New study wins national award for providing insight that can help shape future programs for Latino and other immigrant families


A new study exploring the effects of the COVID-19 pandemic on Latina mothers in rural Midwestern meat-packing communities can help inform the approach and development of future programs that aim to assist Latino and other immigrant families.

“This work offers insights to researchers, practitioners and policy makers about concerns experienced by this specific group and provides insight about the best way to share information with members of this community,” said Ebony Williams, the paper’s lead author, Iowa State University alum and Assistant Professor of Practice at Louisiana State University.

As one of the few papers that investigated the experiences of Latino workers in rural Midwestern communities during the COVID-19 pandemic, researchers found incomes of families decreased because of reduced work hours, layoffs or being required to take time off without pay.

Some mothers were so worried about the negative consequences of being infected, they chose not to be tested. Many delayed paying bills or borrowed money to pay for necessities like food, rent, clothing, school supplies and medicine.

“This study resurfaced the reality that immigrant and other minoritized families continue to be harmed most during times of crisis and are commonly left out of policy and program decisions that directly affect them,” said Kimberly Greder, co-author of the paper, Iowa State University Morrill Professor and Extension Family Wellbeing State Specialist.

“Findings suggest mothers and their spouses or partners were often viewed as tools to accomplish work. Their health, wellbeing and safety were not at the forefront of their employers’ minds. In contrast, family health, safety and security were at the forefront of mothers’ minds and they actively sought out and took steps to protect their families,” said Greder.

To cope during the pandemic, mothers relied on their belief that God would protect their families. The study also found that mothers valued advice from health professionals and took steps to protect their families from infection such as cleaning and disinfecting their homes, frequently washing their hands and taking off their clothing in the garage when they came home from work.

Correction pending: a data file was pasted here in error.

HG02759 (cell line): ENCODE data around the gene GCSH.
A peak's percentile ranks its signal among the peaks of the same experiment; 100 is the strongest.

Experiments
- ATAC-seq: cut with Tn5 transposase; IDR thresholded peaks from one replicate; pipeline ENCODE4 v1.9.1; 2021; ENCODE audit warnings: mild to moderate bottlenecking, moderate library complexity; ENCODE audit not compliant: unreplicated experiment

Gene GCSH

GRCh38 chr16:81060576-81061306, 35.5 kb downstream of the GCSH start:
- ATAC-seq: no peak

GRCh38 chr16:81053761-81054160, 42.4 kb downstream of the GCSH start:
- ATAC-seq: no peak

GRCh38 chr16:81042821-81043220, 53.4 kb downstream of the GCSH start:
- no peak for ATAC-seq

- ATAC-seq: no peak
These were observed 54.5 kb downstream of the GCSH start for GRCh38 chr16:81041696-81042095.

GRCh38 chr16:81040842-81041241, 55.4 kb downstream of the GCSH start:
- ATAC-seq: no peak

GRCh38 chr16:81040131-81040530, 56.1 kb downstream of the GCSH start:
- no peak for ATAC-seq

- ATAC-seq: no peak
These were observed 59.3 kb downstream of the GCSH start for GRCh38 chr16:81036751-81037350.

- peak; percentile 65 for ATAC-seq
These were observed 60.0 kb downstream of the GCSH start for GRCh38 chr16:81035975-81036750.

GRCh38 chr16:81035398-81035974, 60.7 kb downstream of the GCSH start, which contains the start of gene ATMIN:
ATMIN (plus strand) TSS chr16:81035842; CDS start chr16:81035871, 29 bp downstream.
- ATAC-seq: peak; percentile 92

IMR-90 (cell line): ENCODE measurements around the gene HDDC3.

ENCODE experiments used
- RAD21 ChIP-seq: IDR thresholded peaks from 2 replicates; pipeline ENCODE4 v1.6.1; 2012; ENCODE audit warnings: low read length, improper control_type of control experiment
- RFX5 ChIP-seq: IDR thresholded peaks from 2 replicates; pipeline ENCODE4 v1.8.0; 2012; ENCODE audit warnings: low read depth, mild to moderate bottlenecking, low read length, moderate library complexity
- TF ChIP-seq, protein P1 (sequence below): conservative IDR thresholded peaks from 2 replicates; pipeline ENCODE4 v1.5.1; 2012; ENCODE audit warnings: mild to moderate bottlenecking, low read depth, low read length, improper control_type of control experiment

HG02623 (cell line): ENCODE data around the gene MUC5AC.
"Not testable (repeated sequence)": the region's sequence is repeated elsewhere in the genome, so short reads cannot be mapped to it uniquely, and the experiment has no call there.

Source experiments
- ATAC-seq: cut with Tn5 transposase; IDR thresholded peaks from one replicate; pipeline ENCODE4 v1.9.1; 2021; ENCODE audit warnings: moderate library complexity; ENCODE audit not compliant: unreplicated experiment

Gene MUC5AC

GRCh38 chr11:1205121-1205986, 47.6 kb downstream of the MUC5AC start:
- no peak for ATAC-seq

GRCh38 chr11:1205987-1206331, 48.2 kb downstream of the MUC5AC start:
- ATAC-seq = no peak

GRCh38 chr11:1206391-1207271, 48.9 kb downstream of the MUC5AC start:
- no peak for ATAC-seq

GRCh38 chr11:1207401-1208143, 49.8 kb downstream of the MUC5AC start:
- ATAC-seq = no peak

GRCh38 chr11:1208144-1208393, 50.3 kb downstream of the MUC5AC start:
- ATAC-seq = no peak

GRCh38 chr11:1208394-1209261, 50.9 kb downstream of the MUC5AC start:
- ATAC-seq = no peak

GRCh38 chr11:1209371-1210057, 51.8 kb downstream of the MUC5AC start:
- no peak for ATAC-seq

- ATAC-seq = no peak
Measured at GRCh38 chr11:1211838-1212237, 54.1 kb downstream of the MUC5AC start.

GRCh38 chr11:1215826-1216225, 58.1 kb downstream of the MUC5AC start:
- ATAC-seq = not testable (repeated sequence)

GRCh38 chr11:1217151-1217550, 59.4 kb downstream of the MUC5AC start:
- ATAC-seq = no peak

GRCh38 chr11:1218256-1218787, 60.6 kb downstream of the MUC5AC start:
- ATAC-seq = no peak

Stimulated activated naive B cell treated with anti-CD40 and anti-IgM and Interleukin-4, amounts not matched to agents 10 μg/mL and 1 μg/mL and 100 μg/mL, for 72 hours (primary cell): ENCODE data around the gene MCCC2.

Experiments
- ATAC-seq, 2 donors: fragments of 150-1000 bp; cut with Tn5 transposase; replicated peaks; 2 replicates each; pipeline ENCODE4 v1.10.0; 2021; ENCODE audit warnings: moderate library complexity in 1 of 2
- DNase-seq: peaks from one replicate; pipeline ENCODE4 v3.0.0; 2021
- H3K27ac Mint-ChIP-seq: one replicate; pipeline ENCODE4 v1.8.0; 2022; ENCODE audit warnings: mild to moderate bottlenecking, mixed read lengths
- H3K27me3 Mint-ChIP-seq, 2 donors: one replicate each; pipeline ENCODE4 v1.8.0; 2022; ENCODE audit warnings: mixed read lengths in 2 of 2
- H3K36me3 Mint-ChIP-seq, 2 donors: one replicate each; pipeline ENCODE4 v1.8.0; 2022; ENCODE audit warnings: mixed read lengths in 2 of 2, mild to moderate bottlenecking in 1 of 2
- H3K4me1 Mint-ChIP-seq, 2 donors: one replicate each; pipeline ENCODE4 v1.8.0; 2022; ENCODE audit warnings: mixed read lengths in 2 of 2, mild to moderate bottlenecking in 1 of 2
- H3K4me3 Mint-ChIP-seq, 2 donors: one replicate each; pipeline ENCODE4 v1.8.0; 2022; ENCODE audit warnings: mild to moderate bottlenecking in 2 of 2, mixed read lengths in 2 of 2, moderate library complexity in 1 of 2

Mothers obtained information about the virus from family, friends, coworkers, media outlets and health facilities. Specific to media and internet sources, over 77% sought COVID-19 information on Spanish television networks and a little less than half received information from Facebook. The study provides further details about sought-after information sources.

Williams was honored with the Outstanding Doctoral Student and New Professional Paper Award by the National Council on Family Relations at their annual conference in November for her work on this study.

“This honor means a lot to me. At the age of 38, I made the decision to leave a career of 15 plus years to pursue an interest in family science. Within my time as a PhD student at ISU, that interest has developed into a passion for learning more about the experiences of families from marginalized groups in the United States. This honor reaffirms my decision to prioritize my interest in family science and my work with African American and Latinx families,” shared Williams.

Ebony Williams, Iowa State alum and lead author on the study, accepts the Outstanding Doctoral Student and New Professional Paper Award by the National Council on Family Relations at the organization’s annual conference.

Study Information

The paper, Navigating health and well-being during the COVID-19 pandemic: Experiences of Latina immigrant mothers in rural Midwestern communities, used Mundane Extreme Environmental Stress theory as a foundation and was based on data from The Latino Family Health Project. This is a USDA Hatch funded Agricultural Experiment Station project led by Greder.

Additional co-authors on the paper include: Dahee Kim, Postdoctoral Scholar, University of Central Florida, College of Nursing; Juan Bao, Assistant Research Scientist, University of Iowa, College of Public Health and graduate student, Naomi Dan Karami.


Ebony Williams, PhD
Assistant Professor of Practice
School of Social Work/ Human Development and Family Sciences Program
Louisiana State University
College of Human Sciences and Education

Kimberly Greder
Morrill Professor
Extension Family Wellbeing State Specialist
Iowa State University
College of Human Sciences, Department of Human Development and Family Studies